Edwards Foreign Policy Speech Shows He Gets It
In the late 40's and early 50's a Venezuelan child's first experience of America might have been being treated by an American doctor with American anti-biotics. Today a Venezuelan child's first experience of Cuba is probably being treated by a Cuban doctor with Cuban drugs....
In 1956 when Britain, France and Israel conspired to seize the Suez crisis from a Muslim nation it was an American president who gave them the curt order to stop. This was probably the capstone of US/Arab relations, which had probably been the friendliest of any of the great powers for well over a hundred years. Arabs saw America as a foe of colonliasm and as their friend.
John Edwards didn't mention either of these facts in his speech, but it's very clear that he gets it. When one reads the speech what one is struck by immediately is by how much good will there is in it, at how much Edwards is neither scared nor contemptuous of the rest of the world. The speech, with its careful words of reaching out to both allies and enemies; with its promise to make sure that every child in the world is educated (something that should be done not just with American money, but with American teachers in a way similiar to the Peace Corps), is the reasoned manifesto of a man who actually understands that while every nation has to have a military, it really is the last resort, and not the first and that military action is as likely to weaken you and make you enemies as it is to do anything good for you.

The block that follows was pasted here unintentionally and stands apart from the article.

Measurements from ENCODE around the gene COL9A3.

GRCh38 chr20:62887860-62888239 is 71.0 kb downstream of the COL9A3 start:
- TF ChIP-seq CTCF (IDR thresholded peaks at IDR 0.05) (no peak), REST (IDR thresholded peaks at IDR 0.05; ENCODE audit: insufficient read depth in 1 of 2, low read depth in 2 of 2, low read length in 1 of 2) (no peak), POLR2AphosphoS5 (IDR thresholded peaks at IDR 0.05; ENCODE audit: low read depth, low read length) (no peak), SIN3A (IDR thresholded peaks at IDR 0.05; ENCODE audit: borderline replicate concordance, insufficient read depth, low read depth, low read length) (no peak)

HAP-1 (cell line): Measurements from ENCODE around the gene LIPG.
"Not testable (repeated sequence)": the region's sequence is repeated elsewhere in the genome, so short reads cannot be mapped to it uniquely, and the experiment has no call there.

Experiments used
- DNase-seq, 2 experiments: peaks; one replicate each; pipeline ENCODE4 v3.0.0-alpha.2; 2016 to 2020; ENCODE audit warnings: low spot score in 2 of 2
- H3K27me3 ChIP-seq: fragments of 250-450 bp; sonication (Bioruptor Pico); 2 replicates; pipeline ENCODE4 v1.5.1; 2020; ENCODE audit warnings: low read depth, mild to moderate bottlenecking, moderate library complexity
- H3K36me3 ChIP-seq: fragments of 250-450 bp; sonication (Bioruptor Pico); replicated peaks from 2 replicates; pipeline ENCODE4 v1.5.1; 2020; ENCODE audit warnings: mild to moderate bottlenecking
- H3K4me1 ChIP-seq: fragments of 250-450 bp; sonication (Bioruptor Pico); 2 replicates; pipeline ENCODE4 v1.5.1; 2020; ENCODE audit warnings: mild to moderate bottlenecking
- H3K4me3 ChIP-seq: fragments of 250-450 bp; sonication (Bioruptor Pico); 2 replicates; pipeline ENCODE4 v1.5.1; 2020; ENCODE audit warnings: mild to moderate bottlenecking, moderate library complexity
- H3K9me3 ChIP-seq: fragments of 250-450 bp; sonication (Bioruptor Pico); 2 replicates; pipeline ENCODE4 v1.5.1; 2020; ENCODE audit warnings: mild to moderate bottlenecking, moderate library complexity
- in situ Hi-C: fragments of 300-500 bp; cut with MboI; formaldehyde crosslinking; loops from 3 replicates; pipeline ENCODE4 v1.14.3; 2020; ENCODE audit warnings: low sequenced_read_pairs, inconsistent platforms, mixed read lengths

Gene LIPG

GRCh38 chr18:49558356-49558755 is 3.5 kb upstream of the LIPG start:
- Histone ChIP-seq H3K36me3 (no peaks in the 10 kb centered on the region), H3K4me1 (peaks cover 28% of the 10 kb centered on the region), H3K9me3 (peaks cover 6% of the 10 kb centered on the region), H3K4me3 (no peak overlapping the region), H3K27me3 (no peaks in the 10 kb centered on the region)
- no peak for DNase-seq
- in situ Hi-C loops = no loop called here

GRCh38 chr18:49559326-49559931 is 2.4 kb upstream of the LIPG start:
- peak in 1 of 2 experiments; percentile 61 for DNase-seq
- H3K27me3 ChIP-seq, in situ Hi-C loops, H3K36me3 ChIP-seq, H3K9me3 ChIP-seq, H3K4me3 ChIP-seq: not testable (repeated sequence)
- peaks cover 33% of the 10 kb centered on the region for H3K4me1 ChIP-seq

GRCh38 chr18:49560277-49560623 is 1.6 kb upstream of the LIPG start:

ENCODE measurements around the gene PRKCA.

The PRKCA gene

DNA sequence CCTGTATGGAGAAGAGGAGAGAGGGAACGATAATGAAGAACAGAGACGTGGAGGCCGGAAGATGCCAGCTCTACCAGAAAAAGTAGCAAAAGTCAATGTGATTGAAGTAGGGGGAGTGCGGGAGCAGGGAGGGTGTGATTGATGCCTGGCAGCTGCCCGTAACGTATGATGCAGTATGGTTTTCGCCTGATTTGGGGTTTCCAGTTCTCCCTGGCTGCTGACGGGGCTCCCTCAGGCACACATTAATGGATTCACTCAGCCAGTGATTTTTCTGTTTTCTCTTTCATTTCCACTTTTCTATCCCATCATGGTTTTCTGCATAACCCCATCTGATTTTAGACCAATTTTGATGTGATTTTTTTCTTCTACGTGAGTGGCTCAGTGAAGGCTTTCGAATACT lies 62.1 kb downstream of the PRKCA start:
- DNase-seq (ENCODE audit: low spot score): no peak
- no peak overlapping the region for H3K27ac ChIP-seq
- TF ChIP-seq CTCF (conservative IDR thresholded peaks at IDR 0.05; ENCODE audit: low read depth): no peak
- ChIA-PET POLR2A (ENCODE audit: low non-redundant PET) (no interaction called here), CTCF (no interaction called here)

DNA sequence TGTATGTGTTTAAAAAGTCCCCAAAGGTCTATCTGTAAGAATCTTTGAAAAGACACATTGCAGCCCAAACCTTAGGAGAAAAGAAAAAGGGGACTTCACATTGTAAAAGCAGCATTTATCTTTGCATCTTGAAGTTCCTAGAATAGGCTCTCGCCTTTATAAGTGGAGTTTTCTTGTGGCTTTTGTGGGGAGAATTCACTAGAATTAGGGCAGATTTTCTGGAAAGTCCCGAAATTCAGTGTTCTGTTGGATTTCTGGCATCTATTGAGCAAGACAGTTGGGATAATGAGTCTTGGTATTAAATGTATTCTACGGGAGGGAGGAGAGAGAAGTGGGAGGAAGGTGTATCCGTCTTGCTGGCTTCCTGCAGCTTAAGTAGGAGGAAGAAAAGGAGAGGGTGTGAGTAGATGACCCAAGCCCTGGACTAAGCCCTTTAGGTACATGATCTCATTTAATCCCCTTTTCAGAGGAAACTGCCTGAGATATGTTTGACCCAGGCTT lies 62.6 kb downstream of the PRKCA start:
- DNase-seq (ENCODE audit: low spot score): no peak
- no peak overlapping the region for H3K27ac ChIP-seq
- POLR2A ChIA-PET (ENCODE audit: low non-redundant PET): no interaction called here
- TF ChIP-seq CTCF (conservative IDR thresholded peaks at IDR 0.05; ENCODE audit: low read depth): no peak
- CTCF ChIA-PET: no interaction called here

More After the Jump
I read the speech expecting to find reasons to quibble - to see language like "all options", to see some token macho posturing. Instead what I found was a speech that takes a razor blade to the idea of a "war on terror" or of a "long war' and surgically cuts them to ribbons.
The war on terror is a slogan designed only for politics, not a strategy to make America safe. It's a bumper sticker, not a plan. It has damaged our alliances and weakened our standing in the world. As a political "frame," it's been used to justify everything from the Iraq War to Guantanamo to illegal spying on the American people. It's even been used by this White House as a partisan weapon to bludgeon their political opponents. Whether by manipulating threat levels leading up to elections, or by deeming opponents "weak on terror," they have shown no hesitation whatsoever about using fear to divide.